Not all relevant building-related information available from these libraries was included on or linked to from these pages. None of the libraries providing information about building use included a link to the library’s floorplan, though two had links to parking and/or campus maps. As noted earlier, lactation spaces and gender-neutral restrooms may be considered accessibility services when viewed through the lens of the social model. Several libraries in this sample have created such spaces, but practices about listing them on these webpages is uneven. One library included the availability of a “mother’s room” in their list of building features on their page, while another that had both a lactation space and a gender-neutral restroom did not link them to the accessibility page, even though they presented other information about building accessibility.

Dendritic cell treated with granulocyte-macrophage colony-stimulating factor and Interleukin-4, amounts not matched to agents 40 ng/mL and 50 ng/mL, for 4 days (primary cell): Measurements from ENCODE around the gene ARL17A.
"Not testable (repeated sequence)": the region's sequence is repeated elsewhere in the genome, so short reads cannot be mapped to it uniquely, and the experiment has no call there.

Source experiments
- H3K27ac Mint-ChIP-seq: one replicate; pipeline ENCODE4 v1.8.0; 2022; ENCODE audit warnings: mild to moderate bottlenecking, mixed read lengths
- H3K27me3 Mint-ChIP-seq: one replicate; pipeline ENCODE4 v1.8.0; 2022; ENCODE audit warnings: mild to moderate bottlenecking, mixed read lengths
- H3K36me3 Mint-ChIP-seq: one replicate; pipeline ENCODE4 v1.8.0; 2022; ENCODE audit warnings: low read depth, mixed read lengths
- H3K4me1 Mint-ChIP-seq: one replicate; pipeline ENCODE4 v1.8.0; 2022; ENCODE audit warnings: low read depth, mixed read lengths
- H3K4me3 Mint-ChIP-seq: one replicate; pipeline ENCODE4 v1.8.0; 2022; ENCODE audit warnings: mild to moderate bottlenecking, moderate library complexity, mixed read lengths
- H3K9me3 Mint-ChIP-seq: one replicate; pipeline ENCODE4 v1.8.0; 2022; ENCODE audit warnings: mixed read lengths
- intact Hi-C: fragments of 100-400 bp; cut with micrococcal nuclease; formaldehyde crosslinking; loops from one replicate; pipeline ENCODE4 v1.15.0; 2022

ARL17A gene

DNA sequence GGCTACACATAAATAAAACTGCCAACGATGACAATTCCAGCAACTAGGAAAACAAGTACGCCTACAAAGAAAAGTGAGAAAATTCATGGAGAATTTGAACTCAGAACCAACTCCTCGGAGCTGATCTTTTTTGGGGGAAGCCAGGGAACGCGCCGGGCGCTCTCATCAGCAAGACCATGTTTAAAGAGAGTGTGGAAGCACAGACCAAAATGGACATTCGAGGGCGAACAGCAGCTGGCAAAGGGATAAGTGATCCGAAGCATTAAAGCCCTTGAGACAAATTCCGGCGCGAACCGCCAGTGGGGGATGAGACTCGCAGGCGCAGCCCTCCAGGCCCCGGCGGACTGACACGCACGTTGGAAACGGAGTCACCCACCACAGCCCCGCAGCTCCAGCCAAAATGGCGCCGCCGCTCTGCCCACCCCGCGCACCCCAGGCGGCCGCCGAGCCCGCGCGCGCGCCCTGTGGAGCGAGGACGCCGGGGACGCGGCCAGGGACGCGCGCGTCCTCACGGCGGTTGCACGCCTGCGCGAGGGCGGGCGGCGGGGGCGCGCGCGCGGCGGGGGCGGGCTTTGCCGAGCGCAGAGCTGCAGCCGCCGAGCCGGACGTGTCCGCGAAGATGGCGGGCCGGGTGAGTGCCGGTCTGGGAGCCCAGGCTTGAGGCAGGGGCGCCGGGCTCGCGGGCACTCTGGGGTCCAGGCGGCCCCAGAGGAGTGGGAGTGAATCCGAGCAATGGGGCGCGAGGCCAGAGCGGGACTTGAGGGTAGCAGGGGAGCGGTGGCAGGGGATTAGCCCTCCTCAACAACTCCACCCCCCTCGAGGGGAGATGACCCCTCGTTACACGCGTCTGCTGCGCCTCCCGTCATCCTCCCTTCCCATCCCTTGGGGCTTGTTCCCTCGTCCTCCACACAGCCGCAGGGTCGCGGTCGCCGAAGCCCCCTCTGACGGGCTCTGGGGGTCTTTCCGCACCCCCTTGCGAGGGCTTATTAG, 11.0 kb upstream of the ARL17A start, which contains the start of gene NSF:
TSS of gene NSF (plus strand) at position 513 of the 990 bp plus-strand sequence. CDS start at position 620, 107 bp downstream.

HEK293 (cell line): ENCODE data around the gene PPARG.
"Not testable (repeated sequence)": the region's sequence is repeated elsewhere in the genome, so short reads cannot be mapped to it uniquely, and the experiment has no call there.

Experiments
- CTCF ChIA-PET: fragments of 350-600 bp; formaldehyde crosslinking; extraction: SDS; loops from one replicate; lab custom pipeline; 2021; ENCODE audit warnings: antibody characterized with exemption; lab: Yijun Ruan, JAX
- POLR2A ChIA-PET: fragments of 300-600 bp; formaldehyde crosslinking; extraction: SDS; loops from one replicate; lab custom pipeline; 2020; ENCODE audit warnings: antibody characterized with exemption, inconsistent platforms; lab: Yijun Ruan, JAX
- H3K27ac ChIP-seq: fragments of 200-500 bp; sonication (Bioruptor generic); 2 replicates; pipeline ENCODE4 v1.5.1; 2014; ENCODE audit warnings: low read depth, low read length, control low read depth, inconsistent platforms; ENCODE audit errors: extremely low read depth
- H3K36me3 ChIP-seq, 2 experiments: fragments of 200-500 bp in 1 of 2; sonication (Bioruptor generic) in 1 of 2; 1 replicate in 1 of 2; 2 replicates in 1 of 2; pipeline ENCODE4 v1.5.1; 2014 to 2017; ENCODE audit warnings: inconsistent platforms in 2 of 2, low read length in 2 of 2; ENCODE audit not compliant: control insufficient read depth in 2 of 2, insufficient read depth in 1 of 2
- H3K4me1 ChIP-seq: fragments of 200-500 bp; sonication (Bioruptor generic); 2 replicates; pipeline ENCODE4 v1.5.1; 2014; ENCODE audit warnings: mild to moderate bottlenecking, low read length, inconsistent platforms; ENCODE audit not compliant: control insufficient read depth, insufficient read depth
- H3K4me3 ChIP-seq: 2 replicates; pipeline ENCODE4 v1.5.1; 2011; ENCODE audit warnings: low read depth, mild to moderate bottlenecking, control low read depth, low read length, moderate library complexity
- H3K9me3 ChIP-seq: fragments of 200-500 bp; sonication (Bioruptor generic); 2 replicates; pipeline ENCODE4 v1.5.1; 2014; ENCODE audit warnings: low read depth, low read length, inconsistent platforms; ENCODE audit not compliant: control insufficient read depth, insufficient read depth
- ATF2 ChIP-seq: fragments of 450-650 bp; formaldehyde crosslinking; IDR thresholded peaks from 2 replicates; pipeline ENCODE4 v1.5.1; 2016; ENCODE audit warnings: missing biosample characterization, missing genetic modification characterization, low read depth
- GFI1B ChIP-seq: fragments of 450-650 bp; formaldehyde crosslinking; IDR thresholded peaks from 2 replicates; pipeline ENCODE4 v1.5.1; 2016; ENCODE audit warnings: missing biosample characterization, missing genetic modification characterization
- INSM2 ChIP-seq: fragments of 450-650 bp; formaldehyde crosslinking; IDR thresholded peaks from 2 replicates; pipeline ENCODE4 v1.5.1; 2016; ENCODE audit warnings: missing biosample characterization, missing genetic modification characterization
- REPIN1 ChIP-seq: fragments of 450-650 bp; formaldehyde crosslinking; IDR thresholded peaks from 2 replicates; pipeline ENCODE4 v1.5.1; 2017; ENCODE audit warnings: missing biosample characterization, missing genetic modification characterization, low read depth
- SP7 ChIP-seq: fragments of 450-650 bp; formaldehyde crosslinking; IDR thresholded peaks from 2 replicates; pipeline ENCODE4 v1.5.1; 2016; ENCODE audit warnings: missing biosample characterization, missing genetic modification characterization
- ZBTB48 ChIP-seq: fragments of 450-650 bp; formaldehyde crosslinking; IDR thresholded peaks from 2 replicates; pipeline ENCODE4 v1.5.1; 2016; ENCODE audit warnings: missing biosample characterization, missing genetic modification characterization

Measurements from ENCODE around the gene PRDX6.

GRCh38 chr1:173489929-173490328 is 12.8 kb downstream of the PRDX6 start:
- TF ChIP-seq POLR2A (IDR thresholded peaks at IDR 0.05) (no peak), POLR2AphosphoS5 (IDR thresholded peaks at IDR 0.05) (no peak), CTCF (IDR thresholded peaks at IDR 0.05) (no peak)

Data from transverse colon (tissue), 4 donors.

The Virginia four-year academic libraries with web content for accessibility and disability services generally followed practices that are consistent with the social justice approach of the social model of disability. Content was relatively easy to find, with several libraries linking to it from the homepage or footer, and the majority linking to it from the community-focused services index rather than the library-focused policies or about us indexes. While the titles of the pages were split between the person-first language of accessibility and the identity-first language of disability, content on the pages focused on connecting patrons with help in the library and with on campus services that were supportive of the most common patron needs. These pages could be improved in two ways. First, the libraries could review the language used, particularly in their policies, to support the mental shift from disability to accessibility, using the social model as a guide. Second, they could work with local partners from the disability community to identify appropriate content to edit or add to their existing pages.